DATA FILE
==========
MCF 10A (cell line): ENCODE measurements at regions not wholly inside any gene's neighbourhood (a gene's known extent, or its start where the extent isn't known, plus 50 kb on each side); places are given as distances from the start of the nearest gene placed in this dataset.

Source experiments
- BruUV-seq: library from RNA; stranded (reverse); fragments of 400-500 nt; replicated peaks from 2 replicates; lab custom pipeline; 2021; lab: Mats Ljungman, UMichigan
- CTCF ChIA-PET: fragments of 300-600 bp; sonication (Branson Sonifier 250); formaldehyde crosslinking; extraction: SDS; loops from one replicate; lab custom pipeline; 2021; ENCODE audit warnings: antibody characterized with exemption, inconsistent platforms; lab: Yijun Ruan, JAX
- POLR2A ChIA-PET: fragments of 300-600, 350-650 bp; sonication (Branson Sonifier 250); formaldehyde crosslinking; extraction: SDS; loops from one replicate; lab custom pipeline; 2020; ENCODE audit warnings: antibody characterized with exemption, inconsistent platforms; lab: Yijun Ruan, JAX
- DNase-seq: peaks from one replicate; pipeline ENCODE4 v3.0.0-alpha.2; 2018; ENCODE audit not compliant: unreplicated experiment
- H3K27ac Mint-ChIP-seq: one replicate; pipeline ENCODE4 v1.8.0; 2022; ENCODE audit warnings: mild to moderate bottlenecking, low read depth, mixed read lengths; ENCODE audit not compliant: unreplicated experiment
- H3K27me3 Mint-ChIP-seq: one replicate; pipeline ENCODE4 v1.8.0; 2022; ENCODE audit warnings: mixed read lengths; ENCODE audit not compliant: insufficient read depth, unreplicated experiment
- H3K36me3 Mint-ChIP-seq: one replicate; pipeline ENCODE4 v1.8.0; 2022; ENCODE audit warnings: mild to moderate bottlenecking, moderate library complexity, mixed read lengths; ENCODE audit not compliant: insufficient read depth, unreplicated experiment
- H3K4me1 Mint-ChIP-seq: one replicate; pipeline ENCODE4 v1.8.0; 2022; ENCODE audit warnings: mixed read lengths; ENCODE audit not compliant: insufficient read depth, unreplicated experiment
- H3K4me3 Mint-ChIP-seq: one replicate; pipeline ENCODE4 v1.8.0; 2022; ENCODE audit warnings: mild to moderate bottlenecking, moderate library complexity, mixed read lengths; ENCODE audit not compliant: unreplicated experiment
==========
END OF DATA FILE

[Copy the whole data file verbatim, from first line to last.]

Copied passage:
MCF 10A (cell line): ENCODE measurements at regions not wholly inside any gene's neighbourhood (a gene's known extent, or its start where the extent isn't known, plus 50 kb on each side); places are given as distances from the start of the nearest gene placed in this dataset.

Source experiments
- BruUV-seq: library from RNA; stranded (reverse); fragments of 400-500 nt; replicated peaks from 2 replicates; lab custom pipeline; 2021; lab: Mats Ljungman, UMichigan
- CTCF ChIA-PET: fragments of 300-600 bp; sonication (Branson Sonifier 250); formaldehyde crosslinking; extraction: SDS; loops from one replicate; lab custom pipeline; 2021; ENCODE audit warnings: antibody characterized with exemption, inconsistent platforms; lab: Yijun Ruan, JAX
- POLR2A ChIA-PET: fragments of 300-600, 350-650 bp; sonication (Branson Sonifier 250); formaldehyde crosslinking; extraction: SDS; loops from one replicate; lab custom pipeline; 2020; ENCODE audit warnings: antibody characterized with exemption, inconsistent platforms; lab: Yijun Ruan, JAX
- DNase-seq: peaks from one replicate; pipeline ENCODE4 v3.0.0-alpha.2; 2018; ENCODE audit not compliant: unreplicated experiment
- H3K27ac Mint-ChIP-seq: one replicate; pipeline ENCODE4 v1.8.0; 2022; ENCODE audit warnings: mild to moderate bottlenecking, low read depth, mixed read lengths; ENCODE audit not compliant: unreplicated experiment
- H3K27me3 Mint-ChIP-seq: one replicate; pipeline ENCODE4 v1.8.0; 2022; ENCODE audit warnings: mixed read lengths; ENCODE audit not compliant: insufficient read depth, unreplicated experiment
- H3K36me3 Mint-ChIP-seq: one replicate; pipeline ENCODE4 v1.8.0; 2022; ENCODE audit warnings: mild to moderate bottlenecking, moderate library complexity, mixed read lengths; ENCODE audit not compliant: insufficient read depth, unreplicated experiment
- H3K4me1 Mint-ChIP-seq: one replicate; pipeline ENCODE4 v1.8.0; 2022; ENCODE audit warnings: mixed read lengths; ENCODE audit not compliant: insufficient read depth, unreplicated experiment
- H3K4me3 Mint-ChIP-seq: one replicate; pipeline ENCODE4 v1.8.0; 2022; ENCODE audit warnings: mild to moderate bottlenecking, moderate library complexity, mixed read lengths; ENCODE audit not compliant: unreplicated experiment